“Nestled in the heart of a dramatic natural amphitheater formed by the Santa Cruz Mountains, Los Gatos serves as the gateway from the Santa Clara Valley to the Pacific Ocean. This happy accident of location allowed historic Los Gatos to witness a colorful parade of swashbuckling explorers, Franciscan padres, and hearty American pioneers, many of whom came to harvest virgin redwood forests from the mountains and grow fruit in exceptionally fertile soil. Los Gatos grew up around the 1850s flour mill established by Scotsman James Alexander Forbes. In 1878 the railroad arrived and was a powerful influence for more than 80 years. Named for the mountain lions that still inhabit the area, Los Gatos has reflected the expansive richness of the California Dream for 150 years.” – Images of America – Los Gatos, 2004, Peggy Conaway
IRISH IN LOS GATOS • MORNING WALK • 9.30am • $25, includes Irish brunch
Saturday, October 8th, Town Plaza Park (intersection of Main St. and Santa Cruz Ave – map). Meet at 9.30am sharp
Alan Feinberg, creator and developer of the recently launched Discover Lost Gatos smartphone app will lead a special Los Gatos – Listowel festival guided tour through the historic commercial district of Los Gatos. You’ll learn about a few of the remarkable Irish and Scottish settlers who helped to shape our sister city over the past two centuries. Among them: Charles Henry McKiernan, John Weldon Lyndon and Mary Barry Coggeshall. Planning Commissioner Michael Kane will meet the group in the historic center of town to talk about McKiernan and former mayor, Sandy Decker, will tell us more about Coggeshall at The Last Victorian. The walk will begin at Town Plaza Park and end at C.B. Hannegan’s where you can enjoy an Irish brunch, meet local historian Peggy Conaway, and view archive footage of the area in Los Gatos: Then and Now.
Charles Henry McKiernan
Born in Ireland sometime between 1825 and 1830, Charles McKiernan came to California during the Gold Rush of 1849. He was transporting supplies to the mines when he was attacked by Indians who killed his helpers and stole his livestock. That was when he decided he’d find a better place to make his home – in the Santa Cruz Mountains. McKiernan built a small cabin and claimed squatters rights to 2,000 acres of redwoods, becoming the first known European settler in the Santa Cruz mountains. A hunter, rancher, teamster, road-builder and stage-line operator, “Mountain Charley” McKiernan is famous in local lore for his life-or-death struggle with a giant native California grizzly bear.
John Weldon Lyndon
John Lyndon arrived in San Francisco by way of Panama at 23 years of age with 65 cents in his pocket. A man of modest means, he worked hard, saved his money, and purchased 100 acres of land which today would encompass much of the downtown commercial district. A hard-nosed businessman with little formal education, Lyndon survived many setbacks in his life. He continued to develop and invest in real estate, eventually becoming mayor of Los Gatos and one of the first five trustees when town was incorporated in 1887. Many consider him to be the “Father of Los Gatos.”
Mary Barry Coggeshall
Mary Barry came to San Francisco with her parents at age 9. In her late teens, Mary found a job as a servant girl for a wealthy family with three small children. Her fortunes took a turn for the better when she met and married the prominent and prosperous Benjamin Coggeshall in 1871. Their marriage didn’t last, but divorce was unacceptable, so she and Benjamin decided to live separate lives. Mary received a large settlement, built a fine home for herself and her children in Los Gatos, and told everyone that she was a widow. After a few years, she moved to Sacramento where she became quite a successful business woman in her own right.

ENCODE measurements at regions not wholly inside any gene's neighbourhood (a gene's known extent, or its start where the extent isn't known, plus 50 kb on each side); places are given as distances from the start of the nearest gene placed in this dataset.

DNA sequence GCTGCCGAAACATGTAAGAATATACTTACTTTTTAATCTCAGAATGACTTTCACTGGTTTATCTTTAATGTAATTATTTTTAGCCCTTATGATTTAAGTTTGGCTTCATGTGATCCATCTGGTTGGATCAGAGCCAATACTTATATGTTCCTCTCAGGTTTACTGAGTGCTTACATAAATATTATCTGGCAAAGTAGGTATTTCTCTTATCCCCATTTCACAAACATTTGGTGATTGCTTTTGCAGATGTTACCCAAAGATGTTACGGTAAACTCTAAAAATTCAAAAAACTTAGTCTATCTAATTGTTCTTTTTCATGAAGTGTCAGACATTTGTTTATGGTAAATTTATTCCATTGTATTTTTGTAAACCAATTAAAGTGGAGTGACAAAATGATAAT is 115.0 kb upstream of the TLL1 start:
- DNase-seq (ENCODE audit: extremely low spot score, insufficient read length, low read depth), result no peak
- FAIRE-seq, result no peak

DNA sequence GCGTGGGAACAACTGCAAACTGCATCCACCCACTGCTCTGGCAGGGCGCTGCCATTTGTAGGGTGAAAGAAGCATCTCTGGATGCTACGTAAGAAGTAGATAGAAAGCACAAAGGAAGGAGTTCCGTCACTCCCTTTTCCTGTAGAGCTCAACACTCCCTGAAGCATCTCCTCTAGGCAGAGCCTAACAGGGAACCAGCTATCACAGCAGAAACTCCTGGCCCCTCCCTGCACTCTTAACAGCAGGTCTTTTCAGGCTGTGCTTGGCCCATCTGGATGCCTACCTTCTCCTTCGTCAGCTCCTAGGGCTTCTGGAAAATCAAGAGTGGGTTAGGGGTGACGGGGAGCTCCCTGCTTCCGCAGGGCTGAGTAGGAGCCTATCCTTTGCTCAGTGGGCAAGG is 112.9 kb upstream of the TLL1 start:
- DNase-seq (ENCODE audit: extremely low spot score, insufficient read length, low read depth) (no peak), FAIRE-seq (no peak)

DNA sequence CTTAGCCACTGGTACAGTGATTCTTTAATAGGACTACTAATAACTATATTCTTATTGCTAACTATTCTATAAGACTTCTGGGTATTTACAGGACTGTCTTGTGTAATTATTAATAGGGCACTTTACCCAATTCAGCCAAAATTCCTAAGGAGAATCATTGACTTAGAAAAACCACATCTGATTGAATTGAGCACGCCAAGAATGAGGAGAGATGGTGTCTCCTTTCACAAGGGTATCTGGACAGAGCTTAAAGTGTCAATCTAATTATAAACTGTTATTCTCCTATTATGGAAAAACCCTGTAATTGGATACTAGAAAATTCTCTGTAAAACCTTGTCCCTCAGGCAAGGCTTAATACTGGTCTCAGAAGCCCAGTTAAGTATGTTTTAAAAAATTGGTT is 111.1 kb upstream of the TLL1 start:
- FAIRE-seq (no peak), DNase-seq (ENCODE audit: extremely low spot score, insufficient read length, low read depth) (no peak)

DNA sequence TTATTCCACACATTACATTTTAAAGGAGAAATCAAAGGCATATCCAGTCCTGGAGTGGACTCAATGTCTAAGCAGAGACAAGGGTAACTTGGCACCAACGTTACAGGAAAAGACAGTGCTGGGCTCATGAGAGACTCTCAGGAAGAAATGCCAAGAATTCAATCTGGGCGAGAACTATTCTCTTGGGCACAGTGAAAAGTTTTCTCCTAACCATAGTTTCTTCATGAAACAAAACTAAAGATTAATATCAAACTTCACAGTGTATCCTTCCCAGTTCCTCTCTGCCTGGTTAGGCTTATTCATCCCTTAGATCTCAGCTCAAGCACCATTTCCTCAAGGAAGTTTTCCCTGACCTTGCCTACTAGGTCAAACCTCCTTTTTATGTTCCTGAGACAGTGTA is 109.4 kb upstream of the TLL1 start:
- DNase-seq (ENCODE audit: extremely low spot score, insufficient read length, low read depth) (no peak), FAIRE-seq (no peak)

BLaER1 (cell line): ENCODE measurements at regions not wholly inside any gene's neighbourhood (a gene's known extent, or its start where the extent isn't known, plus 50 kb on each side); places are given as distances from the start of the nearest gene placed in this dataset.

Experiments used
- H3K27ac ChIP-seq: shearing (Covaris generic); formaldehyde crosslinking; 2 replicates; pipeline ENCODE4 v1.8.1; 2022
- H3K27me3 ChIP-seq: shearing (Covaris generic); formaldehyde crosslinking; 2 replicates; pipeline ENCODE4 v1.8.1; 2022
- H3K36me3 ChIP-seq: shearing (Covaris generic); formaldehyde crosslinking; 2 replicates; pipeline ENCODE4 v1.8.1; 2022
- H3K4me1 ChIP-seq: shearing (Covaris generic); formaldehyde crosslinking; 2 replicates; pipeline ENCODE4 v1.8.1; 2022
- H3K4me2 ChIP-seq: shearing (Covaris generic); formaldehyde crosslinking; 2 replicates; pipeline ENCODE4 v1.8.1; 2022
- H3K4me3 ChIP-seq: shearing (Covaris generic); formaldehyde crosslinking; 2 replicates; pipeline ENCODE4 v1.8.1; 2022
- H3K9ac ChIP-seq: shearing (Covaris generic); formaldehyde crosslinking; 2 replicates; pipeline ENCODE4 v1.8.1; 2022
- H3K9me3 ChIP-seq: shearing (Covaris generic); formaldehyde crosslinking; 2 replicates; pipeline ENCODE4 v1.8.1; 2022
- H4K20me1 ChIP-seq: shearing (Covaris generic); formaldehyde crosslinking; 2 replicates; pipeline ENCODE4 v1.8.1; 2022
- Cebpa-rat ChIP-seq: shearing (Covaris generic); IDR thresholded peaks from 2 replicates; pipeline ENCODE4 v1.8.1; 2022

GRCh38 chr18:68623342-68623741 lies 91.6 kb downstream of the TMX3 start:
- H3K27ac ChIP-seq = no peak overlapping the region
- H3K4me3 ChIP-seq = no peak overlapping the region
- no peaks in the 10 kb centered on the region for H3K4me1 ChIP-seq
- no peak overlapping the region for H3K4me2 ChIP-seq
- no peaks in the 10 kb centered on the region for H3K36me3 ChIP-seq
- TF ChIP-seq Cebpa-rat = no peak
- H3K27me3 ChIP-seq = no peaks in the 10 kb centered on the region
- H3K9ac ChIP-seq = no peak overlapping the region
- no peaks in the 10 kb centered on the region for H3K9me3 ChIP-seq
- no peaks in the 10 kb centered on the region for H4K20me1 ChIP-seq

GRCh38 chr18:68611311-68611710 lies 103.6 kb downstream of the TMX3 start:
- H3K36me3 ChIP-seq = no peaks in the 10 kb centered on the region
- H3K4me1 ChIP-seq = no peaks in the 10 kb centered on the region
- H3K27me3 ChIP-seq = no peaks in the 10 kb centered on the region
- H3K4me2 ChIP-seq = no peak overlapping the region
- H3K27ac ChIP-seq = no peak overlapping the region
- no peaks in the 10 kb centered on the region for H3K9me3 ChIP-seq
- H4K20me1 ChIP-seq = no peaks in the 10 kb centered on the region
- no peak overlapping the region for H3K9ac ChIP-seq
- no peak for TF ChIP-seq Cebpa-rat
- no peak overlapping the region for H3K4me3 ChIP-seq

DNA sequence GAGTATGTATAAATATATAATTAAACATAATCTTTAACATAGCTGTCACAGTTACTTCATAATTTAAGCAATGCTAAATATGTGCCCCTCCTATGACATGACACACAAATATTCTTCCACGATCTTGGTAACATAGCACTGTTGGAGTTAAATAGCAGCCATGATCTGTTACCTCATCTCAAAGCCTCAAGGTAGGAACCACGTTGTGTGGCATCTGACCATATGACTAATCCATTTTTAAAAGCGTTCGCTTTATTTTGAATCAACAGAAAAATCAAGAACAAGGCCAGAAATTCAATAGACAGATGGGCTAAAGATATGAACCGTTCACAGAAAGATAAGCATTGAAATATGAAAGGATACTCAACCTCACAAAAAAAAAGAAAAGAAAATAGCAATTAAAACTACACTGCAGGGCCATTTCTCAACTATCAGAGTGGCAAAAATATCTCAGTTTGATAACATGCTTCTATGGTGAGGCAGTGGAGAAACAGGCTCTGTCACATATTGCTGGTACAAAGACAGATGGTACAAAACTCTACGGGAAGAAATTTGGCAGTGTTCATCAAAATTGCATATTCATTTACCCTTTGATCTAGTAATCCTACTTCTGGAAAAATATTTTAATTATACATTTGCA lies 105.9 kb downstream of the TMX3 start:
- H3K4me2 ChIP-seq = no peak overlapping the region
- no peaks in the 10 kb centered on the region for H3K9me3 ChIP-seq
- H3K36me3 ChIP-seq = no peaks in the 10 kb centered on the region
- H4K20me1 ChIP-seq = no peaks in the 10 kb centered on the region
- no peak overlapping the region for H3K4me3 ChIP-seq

Following our walk, at 10.30-10.45, we’ll gather at the popular local pub C.B. Hannegans to learn more from local historian Peggy Conaway about other Irish and Scottish characters that helped shape Los Gatos. We’ll have an opportunity to view archive footage of the area in Los Gatos: Then and Now screened in Hannegan’s courtyard.
MEET PEGGY CONAWAY
Peggy is the author of three books in the Arcadia series: Images of America – Los Gatos (2004), Los Gatos Generations (2007), and Images of Modern America – Los Gatos (2015), and co-author of Railroads of Los Gatos (2006) and of Legendary Locals of Los Gatos (2014). Peggy has been writing a local history column for the Los Gatos Weekly Times since 2004.
For her engaging retrospectives, Peggy gathered photographs from library and museums collections, newspaper resources, and private collections. She is the founder of the Los Gatos Library and Museum History Project, which makes thousands of historic Los Gatos photos available.
LOS GATOS: THEN and NOW
The “Then and Now” Lyric Media film, produced by Valerie Archer Wainwright and John Wainwright transports viewers through the history of Los Gatos. The footage comes alive with the juxtaposition of digitally enhanced historic photographs and matching high-definition video of Los Gatos today.
Rare film footage from the early twentieth century shows a stagecoach rumbling along Old Santa Cruz Highway, trolleys trundling through town, travelers at the train depot, and automobiles racing along the new, sixteen foot wide “Boulevard to the Pacific.”
Los Gatos was a railroad town, playing a prime role in one of the world’s greatest fruit-growing regions. The valley has since been transformed, but the natural beauty and vibrant character of its people continue to perpetuate the unique spirit of Los Gatos.